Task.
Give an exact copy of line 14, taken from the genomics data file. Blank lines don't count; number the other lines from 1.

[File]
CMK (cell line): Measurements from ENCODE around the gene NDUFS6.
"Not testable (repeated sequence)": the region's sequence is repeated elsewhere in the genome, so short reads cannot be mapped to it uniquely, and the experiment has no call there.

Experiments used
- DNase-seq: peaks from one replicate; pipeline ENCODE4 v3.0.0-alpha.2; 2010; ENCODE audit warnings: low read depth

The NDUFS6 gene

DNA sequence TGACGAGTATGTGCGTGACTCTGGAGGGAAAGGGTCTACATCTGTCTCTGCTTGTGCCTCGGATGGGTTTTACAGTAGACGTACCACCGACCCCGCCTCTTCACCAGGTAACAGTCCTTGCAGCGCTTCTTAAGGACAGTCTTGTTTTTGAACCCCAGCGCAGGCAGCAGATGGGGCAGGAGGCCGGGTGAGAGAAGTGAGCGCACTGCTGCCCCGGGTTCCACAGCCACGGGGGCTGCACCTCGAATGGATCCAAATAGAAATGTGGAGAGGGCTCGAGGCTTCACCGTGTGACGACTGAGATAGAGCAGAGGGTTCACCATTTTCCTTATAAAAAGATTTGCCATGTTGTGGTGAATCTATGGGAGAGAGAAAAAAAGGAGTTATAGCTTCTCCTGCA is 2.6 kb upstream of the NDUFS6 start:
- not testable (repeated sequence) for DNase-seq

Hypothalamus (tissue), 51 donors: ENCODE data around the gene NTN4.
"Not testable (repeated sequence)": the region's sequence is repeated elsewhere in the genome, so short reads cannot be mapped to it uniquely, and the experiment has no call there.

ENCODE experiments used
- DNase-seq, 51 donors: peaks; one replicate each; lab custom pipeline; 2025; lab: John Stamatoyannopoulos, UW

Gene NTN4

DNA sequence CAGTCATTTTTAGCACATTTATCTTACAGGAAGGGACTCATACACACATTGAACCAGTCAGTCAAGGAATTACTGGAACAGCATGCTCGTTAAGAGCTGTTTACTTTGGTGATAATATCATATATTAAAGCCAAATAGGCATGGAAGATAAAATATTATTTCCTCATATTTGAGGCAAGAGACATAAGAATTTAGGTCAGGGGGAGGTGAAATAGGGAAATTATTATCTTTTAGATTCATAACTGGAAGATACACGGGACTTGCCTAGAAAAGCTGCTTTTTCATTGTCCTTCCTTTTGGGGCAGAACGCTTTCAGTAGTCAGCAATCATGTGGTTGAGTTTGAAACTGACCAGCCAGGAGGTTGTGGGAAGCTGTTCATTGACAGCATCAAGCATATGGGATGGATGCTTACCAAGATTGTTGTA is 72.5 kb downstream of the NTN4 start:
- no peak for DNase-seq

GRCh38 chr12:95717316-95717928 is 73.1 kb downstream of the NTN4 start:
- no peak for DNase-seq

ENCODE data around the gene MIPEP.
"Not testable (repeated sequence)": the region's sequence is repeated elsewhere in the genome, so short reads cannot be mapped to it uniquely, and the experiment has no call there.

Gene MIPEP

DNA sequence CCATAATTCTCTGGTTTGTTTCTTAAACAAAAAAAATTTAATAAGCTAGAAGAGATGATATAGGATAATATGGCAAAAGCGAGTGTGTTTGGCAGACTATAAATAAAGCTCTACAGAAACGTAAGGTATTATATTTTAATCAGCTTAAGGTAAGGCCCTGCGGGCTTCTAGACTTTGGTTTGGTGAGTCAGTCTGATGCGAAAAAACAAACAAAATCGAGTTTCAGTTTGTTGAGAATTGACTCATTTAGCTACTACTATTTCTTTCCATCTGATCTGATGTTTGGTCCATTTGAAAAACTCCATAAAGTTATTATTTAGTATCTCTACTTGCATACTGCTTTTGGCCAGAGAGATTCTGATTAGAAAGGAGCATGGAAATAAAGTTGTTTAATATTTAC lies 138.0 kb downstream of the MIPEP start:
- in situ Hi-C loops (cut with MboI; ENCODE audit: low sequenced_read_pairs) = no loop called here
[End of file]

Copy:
- no peak for DNase-seq